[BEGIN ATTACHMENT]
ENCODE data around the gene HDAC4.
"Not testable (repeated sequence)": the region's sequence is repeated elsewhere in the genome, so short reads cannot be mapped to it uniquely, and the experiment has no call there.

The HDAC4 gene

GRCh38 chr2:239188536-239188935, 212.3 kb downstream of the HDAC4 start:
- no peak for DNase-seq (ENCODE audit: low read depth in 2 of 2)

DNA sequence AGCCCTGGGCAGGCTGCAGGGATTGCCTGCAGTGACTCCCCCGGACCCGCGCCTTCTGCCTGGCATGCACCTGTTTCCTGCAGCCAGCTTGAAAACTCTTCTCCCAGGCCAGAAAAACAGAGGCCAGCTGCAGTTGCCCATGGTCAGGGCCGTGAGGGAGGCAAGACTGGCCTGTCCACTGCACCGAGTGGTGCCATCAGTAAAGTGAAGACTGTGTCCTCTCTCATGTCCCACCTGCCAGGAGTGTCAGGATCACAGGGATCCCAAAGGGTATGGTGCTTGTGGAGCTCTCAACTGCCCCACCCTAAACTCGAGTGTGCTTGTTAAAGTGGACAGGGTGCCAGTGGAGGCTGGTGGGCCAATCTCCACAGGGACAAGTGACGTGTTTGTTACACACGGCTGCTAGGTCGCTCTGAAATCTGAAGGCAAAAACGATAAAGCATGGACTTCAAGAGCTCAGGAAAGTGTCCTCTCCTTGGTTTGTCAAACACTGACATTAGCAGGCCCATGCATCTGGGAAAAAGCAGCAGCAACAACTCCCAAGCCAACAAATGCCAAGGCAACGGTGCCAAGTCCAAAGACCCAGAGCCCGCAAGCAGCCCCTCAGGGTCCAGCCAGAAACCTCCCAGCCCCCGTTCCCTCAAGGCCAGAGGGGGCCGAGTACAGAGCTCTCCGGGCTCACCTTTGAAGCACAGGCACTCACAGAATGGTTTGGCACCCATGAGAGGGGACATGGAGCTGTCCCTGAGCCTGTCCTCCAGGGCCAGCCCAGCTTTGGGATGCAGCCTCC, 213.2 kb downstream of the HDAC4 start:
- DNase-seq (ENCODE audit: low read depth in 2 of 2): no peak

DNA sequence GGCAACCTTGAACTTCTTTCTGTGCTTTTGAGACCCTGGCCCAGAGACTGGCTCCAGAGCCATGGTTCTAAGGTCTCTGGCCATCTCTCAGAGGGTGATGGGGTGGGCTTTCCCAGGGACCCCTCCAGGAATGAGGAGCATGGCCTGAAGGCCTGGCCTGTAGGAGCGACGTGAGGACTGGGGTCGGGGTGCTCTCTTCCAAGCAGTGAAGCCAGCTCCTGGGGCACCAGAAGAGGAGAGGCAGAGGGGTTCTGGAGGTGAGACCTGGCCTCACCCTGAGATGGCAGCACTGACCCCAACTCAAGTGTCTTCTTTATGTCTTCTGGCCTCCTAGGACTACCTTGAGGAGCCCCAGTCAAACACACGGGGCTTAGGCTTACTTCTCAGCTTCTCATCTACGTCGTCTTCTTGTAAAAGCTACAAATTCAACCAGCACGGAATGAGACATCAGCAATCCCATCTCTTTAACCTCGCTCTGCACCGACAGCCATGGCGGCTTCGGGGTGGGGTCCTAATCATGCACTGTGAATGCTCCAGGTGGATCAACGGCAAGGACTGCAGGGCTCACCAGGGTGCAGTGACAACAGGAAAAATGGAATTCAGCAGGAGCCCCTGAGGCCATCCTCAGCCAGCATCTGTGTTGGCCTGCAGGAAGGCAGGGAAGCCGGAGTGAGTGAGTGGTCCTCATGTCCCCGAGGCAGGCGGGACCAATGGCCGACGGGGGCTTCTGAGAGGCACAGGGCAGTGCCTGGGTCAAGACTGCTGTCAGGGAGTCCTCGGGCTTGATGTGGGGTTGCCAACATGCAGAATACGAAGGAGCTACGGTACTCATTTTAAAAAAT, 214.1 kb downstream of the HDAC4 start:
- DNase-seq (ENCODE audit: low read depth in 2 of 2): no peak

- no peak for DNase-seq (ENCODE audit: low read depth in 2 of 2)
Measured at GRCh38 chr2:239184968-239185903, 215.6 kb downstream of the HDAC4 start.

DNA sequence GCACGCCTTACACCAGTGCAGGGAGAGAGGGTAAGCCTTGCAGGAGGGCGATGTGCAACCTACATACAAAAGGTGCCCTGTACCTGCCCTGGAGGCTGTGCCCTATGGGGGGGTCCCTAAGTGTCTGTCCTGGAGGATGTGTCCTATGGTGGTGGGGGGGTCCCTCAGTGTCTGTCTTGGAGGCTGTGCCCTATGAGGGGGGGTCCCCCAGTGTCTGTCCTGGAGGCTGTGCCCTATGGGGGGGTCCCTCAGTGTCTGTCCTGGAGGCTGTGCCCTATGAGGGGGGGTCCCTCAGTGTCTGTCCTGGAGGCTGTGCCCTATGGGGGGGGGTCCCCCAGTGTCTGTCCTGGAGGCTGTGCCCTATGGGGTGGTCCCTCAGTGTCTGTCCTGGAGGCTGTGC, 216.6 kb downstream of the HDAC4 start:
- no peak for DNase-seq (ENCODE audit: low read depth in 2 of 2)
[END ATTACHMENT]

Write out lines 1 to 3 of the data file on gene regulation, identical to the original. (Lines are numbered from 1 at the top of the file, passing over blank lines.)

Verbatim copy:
ENCODE data around the gene HDAC4.
"Not testable (repeated sequence)": the region's sequence is repeated elsewhere in the genome, so short reads cannot be mapped to it uniquely, and the experiment has no call there.

The HDAC4 gene